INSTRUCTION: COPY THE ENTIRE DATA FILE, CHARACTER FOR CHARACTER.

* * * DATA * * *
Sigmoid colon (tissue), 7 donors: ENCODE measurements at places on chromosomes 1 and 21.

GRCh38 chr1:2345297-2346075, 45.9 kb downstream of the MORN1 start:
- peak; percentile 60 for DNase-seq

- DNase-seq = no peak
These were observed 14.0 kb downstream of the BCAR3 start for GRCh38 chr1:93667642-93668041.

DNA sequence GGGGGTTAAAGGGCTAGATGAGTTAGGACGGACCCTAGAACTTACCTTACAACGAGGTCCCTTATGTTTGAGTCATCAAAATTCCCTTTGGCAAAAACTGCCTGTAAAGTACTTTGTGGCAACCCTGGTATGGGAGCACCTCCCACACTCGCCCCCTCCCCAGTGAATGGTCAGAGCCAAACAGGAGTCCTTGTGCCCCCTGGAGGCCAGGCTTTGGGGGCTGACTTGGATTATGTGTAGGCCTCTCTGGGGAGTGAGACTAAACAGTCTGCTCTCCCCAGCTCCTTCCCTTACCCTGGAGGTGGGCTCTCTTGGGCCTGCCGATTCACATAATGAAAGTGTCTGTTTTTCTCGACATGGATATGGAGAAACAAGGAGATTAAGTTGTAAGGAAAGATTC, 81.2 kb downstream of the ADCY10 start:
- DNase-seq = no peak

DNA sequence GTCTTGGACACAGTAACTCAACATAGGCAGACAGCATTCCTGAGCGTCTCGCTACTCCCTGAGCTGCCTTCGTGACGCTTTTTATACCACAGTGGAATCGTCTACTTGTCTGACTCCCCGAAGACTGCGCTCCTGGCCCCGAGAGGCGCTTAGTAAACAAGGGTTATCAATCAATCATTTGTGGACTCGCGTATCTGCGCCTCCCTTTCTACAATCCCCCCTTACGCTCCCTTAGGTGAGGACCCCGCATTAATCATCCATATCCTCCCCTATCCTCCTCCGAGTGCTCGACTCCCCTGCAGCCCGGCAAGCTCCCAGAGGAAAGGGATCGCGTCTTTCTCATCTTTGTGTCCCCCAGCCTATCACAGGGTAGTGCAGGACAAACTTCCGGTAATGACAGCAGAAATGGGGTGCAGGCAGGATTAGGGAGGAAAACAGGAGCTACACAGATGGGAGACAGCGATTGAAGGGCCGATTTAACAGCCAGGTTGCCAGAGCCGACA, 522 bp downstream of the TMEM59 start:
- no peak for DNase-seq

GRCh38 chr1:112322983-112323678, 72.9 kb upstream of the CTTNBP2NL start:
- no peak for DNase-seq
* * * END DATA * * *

Sigmoid colon (tissue), 7 donors: ENCODE measurements at places on chromosomes 1 and 21.

GRCh38 chr1:2345297-2346075, 45.9 kb downstream of the MORN1 start:
- peak; percentile 60 for DNase-seq

- DNase-seq = no peak
These were observed 14.0 kb downstream of the BCAR3 start for GRCh38 chr1:93667642-93668041.

DNA sequence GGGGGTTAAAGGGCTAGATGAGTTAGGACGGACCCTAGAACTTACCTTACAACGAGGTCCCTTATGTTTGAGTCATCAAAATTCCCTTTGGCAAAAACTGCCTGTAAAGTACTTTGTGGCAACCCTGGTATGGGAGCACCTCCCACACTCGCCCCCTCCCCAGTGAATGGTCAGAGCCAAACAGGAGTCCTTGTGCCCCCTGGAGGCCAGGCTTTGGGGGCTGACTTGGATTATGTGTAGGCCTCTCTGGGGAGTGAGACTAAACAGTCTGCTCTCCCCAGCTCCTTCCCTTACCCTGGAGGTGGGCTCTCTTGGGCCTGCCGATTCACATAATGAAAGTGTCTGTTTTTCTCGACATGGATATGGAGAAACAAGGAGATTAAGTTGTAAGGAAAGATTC, 81.2 kb downstream of the ADCY10 start:
- DNase-seq = no peak

DNA sequence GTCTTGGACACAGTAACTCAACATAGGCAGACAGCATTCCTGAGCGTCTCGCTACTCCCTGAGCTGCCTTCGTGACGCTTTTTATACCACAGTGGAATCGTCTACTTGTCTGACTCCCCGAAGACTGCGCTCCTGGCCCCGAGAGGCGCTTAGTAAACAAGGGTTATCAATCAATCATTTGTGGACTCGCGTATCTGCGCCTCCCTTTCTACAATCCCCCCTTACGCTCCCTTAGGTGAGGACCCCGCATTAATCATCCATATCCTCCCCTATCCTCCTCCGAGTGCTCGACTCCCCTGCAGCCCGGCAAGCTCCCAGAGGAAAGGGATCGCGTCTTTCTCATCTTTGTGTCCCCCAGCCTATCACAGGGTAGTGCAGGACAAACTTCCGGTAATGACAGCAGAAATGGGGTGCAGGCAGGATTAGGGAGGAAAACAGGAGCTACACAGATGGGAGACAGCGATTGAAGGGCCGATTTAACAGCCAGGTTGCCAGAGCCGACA, 522 bp downstream of the TMEM59 start:
- no peak for DNase-seq

GRCh38 chr1:112322983-112323678, 72.9 kb upstream of the CTTNBP2NL start:
- no peak for DNase-seq